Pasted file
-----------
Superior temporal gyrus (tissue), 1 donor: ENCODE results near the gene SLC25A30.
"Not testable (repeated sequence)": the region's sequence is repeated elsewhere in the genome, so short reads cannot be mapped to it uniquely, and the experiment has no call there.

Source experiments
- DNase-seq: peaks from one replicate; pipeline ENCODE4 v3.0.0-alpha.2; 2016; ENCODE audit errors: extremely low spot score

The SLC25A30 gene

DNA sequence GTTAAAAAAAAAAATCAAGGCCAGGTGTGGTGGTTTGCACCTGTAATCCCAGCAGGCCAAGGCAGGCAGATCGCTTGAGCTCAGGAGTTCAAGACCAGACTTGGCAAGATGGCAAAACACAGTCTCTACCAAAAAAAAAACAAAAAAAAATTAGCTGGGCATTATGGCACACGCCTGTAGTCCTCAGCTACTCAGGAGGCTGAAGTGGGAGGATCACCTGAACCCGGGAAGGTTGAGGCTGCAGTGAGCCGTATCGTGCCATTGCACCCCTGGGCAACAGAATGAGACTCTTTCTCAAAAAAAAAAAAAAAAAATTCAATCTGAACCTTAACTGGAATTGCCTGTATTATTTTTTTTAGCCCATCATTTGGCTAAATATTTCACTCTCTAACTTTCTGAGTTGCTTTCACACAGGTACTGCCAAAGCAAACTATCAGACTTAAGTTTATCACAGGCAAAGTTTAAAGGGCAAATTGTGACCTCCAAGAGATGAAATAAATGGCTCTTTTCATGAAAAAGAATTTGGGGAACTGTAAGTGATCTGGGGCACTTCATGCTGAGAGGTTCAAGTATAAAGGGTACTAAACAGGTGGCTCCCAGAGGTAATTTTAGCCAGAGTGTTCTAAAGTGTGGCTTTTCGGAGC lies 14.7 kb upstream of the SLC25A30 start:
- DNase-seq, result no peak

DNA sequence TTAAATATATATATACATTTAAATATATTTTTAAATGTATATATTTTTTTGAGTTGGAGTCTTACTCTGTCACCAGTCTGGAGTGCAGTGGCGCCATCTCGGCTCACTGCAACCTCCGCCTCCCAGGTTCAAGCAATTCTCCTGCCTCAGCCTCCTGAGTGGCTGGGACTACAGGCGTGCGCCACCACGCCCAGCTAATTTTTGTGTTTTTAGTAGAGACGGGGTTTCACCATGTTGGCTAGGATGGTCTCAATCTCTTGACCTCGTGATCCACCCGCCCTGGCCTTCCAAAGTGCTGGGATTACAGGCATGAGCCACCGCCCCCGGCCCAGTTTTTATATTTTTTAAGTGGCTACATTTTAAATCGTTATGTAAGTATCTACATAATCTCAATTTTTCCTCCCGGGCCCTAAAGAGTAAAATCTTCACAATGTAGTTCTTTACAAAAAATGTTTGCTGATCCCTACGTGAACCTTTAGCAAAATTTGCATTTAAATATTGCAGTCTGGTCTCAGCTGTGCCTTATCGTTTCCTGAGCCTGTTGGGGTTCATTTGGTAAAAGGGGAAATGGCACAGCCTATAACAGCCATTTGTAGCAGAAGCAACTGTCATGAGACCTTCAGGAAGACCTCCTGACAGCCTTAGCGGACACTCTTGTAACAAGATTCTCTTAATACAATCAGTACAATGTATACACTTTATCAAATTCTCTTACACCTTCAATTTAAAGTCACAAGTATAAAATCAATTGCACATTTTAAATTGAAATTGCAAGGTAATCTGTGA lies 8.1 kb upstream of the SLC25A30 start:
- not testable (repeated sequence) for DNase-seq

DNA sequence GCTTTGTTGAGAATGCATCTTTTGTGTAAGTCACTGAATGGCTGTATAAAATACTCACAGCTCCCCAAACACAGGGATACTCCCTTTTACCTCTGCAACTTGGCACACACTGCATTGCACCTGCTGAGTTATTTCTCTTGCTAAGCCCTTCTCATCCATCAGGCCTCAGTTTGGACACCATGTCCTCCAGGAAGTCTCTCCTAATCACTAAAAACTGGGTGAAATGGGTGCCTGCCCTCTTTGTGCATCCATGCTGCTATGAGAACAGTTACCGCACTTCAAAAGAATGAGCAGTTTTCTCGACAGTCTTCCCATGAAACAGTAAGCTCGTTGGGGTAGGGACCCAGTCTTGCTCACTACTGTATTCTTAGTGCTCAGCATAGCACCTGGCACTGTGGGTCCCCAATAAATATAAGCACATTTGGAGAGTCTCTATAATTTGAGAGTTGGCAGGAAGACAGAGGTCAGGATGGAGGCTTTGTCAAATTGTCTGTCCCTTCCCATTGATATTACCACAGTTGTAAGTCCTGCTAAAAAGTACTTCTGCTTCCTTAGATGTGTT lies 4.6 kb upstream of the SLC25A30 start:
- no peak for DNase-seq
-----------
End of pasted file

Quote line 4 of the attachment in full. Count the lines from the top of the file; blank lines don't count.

- DNase-seq: peaks from one replicate; pipeline ENCODE4 v3.0.0-alpha.2; 2016; ENCODE audit errors: extremely low spot score